Aren’t Christians today susceptible to the same things? We may feel sad about the lack of apparent results, afraid to continue our previous work for the Lord, or ashamed to be called Christians when others seem to have no use for Christ. It would be useless to pretend that these obstacles are not real. However, believers are exhorted to keep the faith despite the difficulties.
Notice that Paul, by the leading of the Spirit of God, knew what each situation required. He did not write another “First Timothy” style letter this time, giving many stern, straightforward guidelines for the Christian life. Instead, Paul wrote this second letter to reinvigorate Timothy himself (although clear Christian teaching is certainly present as well). The Word of God is still that rich for us today too. We can find exactly what we need. For stirring reminders about contending for the faith, read 1 Timothy. When we feel broken and discouraged, we should read 2 Timothy. And remember that God inspired both epistles and is ready to meet us where we are.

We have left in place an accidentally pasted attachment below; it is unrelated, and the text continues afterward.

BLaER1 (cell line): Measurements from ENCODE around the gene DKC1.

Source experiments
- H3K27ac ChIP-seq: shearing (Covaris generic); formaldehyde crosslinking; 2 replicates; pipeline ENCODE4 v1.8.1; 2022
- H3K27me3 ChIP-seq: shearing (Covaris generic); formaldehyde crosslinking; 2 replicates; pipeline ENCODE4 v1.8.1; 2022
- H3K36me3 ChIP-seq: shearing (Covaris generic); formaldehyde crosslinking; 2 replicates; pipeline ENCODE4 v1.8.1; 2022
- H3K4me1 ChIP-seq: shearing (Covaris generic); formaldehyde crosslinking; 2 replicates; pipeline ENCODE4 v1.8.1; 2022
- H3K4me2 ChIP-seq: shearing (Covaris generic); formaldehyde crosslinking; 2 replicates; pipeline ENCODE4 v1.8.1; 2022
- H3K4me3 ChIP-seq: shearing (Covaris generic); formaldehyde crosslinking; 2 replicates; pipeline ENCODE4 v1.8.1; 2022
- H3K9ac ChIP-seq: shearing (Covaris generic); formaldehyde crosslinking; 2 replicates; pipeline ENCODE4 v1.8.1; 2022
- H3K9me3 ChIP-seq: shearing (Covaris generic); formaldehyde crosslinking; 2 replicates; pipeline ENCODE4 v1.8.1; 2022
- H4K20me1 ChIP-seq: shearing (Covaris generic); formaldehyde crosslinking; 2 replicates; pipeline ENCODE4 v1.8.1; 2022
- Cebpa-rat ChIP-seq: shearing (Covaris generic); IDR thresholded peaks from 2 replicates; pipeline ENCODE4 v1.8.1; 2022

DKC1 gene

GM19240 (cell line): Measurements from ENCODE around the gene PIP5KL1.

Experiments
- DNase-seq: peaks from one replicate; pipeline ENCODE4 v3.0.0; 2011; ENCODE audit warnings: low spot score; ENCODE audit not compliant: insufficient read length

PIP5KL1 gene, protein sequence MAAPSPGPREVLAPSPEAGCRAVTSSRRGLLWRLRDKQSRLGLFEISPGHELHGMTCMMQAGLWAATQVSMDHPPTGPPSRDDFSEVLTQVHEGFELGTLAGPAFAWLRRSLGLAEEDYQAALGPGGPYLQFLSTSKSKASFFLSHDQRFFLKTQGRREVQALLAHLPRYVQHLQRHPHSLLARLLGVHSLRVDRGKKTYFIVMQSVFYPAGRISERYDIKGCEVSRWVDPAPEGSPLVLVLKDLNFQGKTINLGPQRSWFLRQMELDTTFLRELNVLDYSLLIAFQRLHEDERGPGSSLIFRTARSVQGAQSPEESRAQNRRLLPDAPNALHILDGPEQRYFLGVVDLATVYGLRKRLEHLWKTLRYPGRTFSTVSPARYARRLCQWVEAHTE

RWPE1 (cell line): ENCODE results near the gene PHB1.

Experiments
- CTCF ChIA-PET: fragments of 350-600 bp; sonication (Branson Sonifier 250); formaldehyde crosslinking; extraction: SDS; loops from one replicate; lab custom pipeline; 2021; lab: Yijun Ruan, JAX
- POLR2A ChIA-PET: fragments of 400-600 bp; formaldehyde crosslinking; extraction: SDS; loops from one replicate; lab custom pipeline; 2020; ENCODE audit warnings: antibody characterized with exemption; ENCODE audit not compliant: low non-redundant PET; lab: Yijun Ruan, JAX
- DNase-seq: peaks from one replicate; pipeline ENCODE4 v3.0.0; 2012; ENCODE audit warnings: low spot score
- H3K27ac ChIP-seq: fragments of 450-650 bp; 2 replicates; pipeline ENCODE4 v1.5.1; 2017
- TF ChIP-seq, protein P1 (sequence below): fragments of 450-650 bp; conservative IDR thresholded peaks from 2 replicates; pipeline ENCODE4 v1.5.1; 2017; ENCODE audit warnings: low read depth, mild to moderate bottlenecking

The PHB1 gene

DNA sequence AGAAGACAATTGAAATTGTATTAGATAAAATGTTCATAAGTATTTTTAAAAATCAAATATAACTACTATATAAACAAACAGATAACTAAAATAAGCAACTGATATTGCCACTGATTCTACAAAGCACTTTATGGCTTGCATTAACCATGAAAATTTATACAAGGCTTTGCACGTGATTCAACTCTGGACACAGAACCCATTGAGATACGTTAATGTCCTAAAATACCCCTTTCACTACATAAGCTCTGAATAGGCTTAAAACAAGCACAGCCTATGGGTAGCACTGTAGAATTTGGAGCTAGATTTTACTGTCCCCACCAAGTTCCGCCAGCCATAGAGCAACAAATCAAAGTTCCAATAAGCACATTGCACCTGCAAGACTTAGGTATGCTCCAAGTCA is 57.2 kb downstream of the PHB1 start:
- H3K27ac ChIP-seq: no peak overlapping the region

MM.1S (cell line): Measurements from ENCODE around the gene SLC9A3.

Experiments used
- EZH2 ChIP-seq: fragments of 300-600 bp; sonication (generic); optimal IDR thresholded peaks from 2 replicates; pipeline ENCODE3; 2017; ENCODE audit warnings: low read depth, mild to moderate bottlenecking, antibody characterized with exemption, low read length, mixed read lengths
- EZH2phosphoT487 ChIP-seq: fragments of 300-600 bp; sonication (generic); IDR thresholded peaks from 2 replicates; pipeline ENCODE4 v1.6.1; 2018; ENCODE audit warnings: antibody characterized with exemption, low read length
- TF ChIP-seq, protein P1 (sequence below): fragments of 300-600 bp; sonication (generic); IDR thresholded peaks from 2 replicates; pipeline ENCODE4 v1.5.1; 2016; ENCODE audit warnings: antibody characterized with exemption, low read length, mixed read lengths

The phrase “keep on” is one way to summarize 2 Timothy. Paul wants Timothy to persevere for the Lord. To this end, he first reminds Timothy of the spiritual foundation that had been laid in his life: Timothy’s mother and grandmother had been godly influences (1:5); he had known the Scriptures from his youth (3:15); he had become established in the faith through Paul’s mentoring (1:6, 13); he knew Paul’s doctrine and had seen his endurance, as well as the Lord’s faithfulness (3:10-11); God had spiritually gifted Timothy for the service he was doing (1:6, 14). In addition to these reminders, Paul mentions other believers who were still faithful, such as Onesiphorus and Mark (1:16; 4:11).